Savor traditional Quzhou favor of dried rice noodles

Updated: May 15, 2019 chinadaily.com.cn Print

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Shu Xueliang, an inheritor of Shuangqiao dried rice noodles making, examines the dried rice noodles. [Photo/qz96811.com]

Limpid water strikes wooden water wheel, which pushes the hammer up and down to thrash the rice, a regular scene for making dried rice noodles.

"I used to play around with the water-powered hammer and the sound of thrashing rice was my favorite nursery rhyme," said Shu Xueliang, an inheritor of Shuangqiao dried rice noodles making with a history of more than 300 years in Qujiang district of Quzhou.

According to Shu, a series of procedures are required before the dried rice noodles takes its shape, including selecting, soaking, grinding rice, making rice flour cake, stretching cakes into strips, coiling the rice noodles, and air drying.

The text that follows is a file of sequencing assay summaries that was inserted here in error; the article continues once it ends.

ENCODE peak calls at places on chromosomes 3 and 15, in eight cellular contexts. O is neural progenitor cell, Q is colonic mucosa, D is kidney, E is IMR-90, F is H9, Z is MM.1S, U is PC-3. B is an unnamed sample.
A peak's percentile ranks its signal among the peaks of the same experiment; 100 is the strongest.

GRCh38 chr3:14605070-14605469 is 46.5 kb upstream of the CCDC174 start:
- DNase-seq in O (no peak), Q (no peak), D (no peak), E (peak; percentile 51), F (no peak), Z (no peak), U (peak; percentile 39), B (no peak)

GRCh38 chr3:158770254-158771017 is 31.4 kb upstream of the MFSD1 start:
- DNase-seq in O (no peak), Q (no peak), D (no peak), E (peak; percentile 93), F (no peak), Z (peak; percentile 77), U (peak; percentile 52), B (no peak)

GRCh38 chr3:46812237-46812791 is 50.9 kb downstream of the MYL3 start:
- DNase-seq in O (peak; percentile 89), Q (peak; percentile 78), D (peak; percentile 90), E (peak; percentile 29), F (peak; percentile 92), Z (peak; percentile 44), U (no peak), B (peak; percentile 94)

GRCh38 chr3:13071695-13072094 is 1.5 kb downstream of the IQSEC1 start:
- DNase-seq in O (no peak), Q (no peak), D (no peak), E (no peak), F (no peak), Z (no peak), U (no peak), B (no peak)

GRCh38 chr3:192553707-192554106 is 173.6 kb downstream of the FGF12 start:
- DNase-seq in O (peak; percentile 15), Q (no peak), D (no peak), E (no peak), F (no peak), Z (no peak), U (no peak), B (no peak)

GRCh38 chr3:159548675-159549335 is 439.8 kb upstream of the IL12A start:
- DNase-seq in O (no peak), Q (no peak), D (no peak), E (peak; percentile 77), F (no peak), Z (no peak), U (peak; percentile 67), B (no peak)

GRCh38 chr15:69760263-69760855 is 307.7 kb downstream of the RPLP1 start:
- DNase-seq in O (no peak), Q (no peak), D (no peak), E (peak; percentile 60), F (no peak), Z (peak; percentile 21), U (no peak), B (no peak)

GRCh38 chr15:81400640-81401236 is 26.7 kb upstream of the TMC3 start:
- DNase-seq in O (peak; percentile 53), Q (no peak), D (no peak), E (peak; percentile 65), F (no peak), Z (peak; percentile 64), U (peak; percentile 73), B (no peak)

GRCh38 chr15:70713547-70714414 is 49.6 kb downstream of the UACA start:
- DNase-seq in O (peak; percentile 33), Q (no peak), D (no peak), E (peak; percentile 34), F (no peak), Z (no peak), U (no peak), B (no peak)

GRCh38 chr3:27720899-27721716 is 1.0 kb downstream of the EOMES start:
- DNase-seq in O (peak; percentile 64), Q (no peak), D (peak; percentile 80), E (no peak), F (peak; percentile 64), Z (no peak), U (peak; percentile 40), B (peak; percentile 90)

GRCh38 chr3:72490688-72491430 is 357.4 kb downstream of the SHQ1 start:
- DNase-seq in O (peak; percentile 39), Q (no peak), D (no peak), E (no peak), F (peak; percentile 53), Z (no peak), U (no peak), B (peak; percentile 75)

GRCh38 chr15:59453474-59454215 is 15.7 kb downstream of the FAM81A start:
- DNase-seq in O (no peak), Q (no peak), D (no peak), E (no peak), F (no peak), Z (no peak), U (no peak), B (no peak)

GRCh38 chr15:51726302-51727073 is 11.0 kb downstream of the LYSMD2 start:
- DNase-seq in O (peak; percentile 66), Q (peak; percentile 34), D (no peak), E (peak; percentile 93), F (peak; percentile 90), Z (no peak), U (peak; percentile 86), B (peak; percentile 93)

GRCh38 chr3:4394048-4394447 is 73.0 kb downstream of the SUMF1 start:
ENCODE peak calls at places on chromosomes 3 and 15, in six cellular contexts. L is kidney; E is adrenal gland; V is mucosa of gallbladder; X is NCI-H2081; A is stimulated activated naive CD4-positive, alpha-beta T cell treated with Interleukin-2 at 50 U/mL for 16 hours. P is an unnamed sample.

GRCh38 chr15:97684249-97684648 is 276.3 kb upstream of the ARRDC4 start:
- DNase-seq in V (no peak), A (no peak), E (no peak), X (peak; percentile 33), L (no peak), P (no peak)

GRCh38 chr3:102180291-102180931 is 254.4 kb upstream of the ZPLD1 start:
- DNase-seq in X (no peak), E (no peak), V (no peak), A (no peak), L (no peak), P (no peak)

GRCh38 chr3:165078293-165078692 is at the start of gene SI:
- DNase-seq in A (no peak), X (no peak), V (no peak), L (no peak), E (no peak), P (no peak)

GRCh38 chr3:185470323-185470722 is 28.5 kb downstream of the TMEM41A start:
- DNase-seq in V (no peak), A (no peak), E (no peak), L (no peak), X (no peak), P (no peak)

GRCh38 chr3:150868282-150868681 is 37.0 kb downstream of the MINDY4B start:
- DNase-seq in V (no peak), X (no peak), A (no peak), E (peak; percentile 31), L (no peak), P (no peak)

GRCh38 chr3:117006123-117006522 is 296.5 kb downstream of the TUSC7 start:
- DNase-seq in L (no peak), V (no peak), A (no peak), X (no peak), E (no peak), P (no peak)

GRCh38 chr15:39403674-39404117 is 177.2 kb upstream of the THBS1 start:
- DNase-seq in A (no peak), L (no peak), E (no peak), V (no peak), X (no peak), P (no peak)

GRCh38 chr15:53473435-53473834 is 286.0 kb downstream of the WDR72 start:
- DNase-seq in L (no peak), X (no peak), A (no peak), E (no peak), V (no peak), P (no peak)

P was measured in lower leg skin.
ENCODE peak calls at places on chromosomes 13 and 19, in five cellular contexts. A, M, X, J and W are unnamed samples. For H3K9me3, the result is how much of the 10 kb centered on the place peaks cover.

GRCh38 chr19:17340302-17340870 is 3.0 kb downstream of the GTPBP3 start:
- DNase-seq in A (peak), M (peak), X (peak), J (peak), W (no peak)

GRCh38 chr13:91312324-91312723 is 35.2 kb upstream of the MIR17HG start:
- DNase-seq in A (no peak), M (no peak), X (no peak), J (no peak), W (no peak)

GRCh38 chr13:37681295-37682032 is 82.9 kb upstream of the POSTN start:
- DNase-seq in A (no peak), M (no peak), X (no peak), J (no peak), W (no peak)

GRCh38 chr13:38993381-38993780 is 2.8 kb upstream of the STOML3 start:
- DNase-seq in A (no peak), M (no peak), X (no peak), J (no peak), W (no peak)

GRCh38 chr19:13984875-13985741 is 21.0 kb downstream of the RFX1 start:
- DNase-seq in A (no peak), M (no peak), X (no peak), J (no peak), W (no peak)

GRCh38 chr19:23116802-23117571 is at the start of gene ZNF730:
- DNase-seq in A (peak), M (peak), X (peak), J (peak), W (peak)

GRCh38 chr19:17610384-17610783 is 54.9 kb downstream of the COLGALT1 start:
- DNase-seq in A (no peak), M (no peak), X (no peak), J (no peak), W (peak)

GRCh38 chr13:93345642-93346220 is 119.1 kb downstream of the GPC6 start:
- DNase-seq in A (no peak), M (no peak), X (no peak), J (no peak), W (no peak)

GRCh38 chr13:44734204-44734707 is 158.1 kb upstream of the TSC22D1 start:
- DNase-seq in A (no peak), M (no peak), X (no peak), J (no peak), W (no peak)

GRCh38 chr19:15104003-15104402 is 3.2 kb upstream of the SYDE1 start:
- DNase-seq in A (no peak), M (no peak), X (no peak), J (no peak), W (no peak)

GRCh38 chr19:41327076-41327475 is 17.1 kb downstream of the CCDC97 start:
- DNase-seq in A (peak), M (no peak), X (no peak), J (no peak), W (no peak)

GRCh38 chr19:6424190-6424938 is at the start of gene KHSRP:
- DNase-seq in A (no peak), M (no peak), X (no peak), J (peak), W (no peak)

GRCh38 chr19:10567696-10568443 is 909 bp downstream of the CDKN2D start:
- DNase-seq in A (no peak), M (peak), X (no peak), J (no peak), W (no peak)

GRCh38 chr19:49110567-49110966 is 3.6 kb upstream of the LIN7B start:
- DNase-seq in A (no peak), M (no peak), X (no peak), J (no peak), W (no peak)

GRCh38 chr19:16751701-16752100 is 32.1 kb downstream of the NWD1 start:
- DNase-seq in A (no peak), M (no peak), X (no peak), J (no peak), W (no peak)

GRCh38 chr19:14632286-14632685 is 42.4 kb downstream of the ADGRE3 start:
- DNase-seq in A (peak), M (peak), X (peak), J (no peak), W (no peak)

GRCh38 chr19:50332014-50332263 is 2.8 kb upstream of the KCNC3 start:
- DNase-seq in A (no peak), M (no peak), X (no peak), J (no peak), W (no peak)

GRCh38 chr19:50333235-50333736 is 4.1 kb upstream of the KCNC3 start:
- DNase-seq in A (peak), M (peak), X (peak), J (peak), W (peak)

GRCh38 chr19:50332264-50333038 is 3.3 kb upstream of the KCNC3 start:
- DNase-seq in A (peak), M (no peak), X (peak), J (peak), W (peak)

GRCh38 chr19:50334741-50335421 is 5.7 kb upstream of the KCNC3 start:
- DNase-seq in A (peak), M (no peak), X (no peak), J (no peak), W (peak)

Rice and water are the only raw materials required for dried rice noodles. Shu said that only when the round-shaped rice is soaked in running water, can the high quality Shuangqiao dried rice noodles be made.

For the ease of drying and storage, Shu came up with a unique way to coil the rice noodles – they are entangled with each other to form a triangle.

The more disorderly entangled the better. Shu said that the disorder makes the gap between rice noodles more clear and that allows the noodles to be evenly dried.

For Shu, tasty dried rice noodles are not dried out with a dryer, but with natural wind.

On days of appropriate temperature, Shu would ride a rice noodle-laden tricycle to the ancient bridge in Shuangqiao and lay out all the rice noodles over the bridge to let the natural wind dry them.

With the same flavor for hundreds of years and great reputation, the skill of making Shuangqiao dried rice noodles was listed as the second group of Quzhou's intangible cultural heritage in 2008 and six years later, the cuisine was honored as Zhejiang's time-honored brand.

In order to reserve the old flavor, Shu established a dried rice noodle museum where local residents and visitors can experience how to make the local products and eat the dish cooked by their self-made dried rice noodles.

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